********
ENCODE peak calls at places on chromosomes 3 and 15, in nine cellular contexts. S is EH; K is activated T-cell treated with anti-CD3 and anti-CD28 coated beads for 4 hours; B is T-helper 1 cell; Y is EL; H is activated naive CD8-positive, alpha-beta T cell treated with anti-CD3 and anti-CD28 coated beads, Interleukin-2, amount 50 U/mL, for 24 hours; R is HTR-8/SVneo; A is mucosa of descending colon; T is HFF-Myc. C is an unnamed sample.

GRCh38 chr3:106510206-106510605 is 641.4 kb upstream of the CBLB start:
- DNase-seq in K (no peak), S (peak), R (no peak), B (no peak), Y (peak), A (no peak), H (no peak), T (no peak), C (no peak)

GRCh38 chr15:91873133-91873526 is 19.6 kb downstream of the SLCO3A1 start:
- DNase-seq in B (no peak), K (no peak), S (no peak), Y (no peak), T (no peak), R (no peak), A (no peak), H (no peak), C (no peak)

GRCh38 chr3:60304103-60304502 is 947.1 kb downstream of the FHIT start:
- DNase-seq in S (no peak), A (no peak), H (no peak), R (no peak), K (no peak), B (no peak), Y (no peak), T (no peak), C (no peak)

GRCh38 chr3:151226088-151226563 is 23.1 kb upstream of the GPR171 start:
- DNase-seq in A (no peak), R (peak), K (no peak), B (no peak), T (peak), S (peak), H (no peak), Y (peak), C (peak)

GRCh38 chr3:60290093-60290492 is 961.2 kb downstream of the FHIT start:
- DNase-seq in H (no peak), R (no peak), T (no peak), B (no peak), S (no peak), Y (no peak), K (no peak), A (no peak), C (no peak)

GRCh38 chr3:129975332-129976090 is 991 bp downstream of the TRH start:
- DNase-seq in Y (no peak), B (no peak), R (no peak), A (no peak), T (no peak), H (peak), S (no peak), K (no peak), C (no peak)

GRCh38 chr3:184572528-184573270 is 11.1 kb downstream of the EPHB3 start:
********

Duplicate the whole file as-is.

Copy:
ENCODE peak calls at places on chromosomes 3 and 15, in nine cellular contexts. S is EH; K is activated T-cell treated with anti-CD3 and anti-CD28 coated beads for 4 hours; B is T-helper 1 cell; Y is EL; H is activated naive CD8-positive, alpha-beta T cell treated with anti-CD3 and anti-CD28 coated beads, Interleukin-2, amount 50 U/mL, for 24 hours; R is HTR-8/SVneo; A is mucosa of descending colon; T is HFF-Myc. C is an unnamed sample.

GRCh38 chr3:106510206-106510605 is 641.4 kb upstream of the CBLB start:
- DNase-seq in K (no peak), S (peak), R (no peak), B (no peak), Y (peak), A (no peak), H (no peak), T (no peak), C (no peak)

GRCh38 chr15:91873133-91873526 is 19.6 kb downstream of the SLCO3A1 start:
- DNase-seq in B (no peak), K (no peak), S (no peak), Y (no peak), T (no peak), R (no peak), A (no peak), H (no peak), C (no peak)

GRCh38 chr3:60304103-60304502 is 947.1 kb downstream of the FHIT start:
- DNase-seq in S (no peak), A (no peak), H (no peak), R (no peak), K (no peak), B (no peak), Y (no peak), T (no peak), C (no peak)

GRCh38 chr3:151226088-151226563 is 23.1 kb upstream of the GPR171 start:
- DNase-seq in A (no peak), R (peak), K (no peak), B (no peak), T (peak), S (peak), H (no peak), Y (peak), C (peak)

GRCh38 chr3:60290093-60290492 is 961.2 kb downstream of the FHIT start:
- DNase-seq in H (no peak), R (no peak), T (no peak), B (no peak), S (no peak), Y (no peak), K (no peak), A (no peak), C (no peak)

GRCh38 chr3:129975332-129976090 is 991 bp downstream of the TRH start:
- DNase-seq in Y (no peak), B (no peak), R (no peak), A (no peak), T (no peak), H (peak), S (no peak), K (no peak), C (no peak)

GRCh38 chr3:184572528-184573270 is 11.1 kb downstream of the EPHB3 start: